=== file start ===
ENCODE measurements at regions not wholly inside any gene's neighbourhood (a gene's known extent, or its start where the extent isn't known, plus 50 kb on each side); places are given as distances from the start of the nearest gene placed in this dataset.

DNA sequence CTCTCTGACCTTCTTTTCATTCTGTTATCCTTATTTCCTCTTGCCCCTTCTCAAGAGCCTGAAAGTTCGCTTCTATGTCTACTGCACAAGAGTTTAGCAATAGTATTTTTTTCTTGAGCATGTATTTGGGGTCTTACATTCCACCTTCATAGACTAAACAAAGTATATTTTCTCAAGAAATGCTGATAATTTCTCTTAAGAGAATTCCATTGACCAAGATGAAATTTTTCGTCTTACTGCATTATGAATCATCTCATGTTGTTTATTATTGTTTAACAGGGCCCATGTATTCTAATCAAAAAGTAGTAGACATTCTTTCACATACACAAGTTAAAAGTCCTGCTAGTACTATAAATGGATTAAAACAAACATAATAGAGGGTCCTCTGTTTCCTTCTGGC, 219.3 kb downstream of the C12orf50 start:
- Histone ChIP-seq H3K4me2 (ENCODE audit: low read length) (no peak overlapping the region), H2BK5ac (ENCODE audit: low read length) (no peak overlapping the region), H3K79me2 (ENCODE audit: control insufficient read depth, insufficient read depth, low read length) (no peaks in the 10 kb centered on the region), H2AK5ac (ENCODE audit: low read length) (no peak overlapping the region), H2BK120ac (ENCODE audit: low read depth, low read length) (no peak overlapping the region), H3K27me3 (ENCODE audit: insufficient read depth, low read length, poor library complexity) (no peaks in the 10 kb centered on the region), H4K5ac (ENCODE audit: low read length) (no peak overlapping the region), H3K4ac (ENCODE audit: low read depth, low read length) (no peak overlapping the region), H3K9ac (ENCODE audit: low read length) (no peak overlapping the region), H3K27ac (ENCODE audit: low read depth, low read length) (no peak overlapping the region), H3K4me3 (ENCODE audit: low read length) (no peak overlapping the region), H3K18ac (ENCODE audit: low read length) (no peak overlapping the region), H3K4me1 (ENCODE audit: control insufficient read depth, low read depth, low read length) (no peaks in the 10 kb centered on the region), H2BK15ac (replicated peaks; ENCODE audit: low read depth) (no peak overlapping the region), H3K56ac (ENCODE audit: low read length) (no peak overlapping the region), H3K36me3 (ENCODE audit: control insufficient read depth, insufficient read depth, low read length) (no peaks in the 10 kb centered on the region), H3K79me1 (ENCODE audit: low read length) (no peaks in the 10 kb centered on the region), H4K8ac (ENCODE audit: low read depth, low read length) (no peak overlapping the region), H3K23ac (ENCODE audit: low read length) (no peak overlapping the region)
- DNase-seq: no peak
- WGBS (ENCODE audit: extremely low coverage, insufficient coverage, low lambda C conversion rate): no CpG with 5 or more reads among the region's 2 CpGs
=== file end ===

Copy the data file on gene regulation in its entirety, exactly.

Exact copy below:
ENCODE measurements at regions not wholly inside any gene's neighbourhood (a gene's known extent, or its start where the extent isn't known, plus 50 kb on each side); places are given as distances from the start of the nearest gene placed in this dataset.

DNA sequence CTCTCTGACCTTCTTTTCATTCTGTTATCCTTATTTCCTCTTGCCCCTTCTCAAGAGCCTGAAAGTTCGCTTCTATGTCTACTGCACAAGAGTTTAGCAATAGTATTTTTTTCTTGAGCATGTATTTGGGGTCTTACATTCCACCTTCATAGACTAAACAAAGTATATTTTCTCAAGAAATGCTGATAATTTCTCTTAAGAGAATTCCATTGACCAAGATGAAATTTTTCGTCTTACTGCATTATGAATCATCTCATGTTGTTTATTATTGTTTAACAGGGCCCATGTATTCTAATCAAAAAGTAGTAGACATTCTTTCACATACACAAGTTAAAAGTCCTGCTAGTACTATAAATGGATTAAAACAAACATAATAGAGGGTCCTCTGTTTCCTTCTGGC, 219.3 kb downstream of the C12orf50 start:
- Histone ChIP-seq H3K4me2 (ENCODE audit: low read length) (no peak overlapping the region), H2BK5ac (ENCODE audit: low read length) (no peak overlapping the region), H3K79me2 (ENCODE audit: control insufficient read depth, insufficient read depth, low read length) (no peaks in the 10 kb centered on the region), H2AK5ac (ENCODE audit: low read length) (no peak overlapping the region), H2BK120ac (ENCODE audit: low read depth, low read length) (no peak overlapping the region), H3K27me3 (ENCODE audit: insufficient read depth, low read length, poor library complexity) (no peaks in the 10 kb centered on the region), H4K5ac (ENCODE audit: low read length) (no peak overlapping the region), H3K4ac (ENCODE audit: low read depth, low read length) (no peak overlapping the region), H3K9ac (ENCODE audit: low read length) (no peak overlapping the region), H3K27ac (ENCODE audit: low read depth, low read length) (no peak overlapping the region), H3K4me3 (ENCODE audit: low read length) (no peak overlapping the region), H3K18ac (ENCODE audit: low read length) (no peak overlapping the region), H3K4me1 (ENCODE audit: control insufficient read depth, low read depth, low read length) (no peaks in the 10 kb centered on the region), H2BK15ac (replicated peaks; ENCODE audit: low read depth) (no peak overlapping the region), H3K56ac (ENCODE audit: low read length) (no peak overlapping the region), H3K36me3 (ENCODE audit: control insufficient read depth, insufficient read depth, low read length) (no peaks in the 10 kb centered on the region), H3K79me1 (ENCODE audit: low read length) (no peaks in the 10 kb centered on the region), H4K8ac (ENCODE audit: low read depth, low read length) (no peak overlapping the region), H3K23ac (ENCODE audit: low read length) (no peak overlapping the region)
- DNase-seq: no peak
- WGBS (ENCODE audit: extremely low coverage, insufficient coverage, low lambda C conversion rate): no CpG with 5 or more reads among the region's 2 CpGs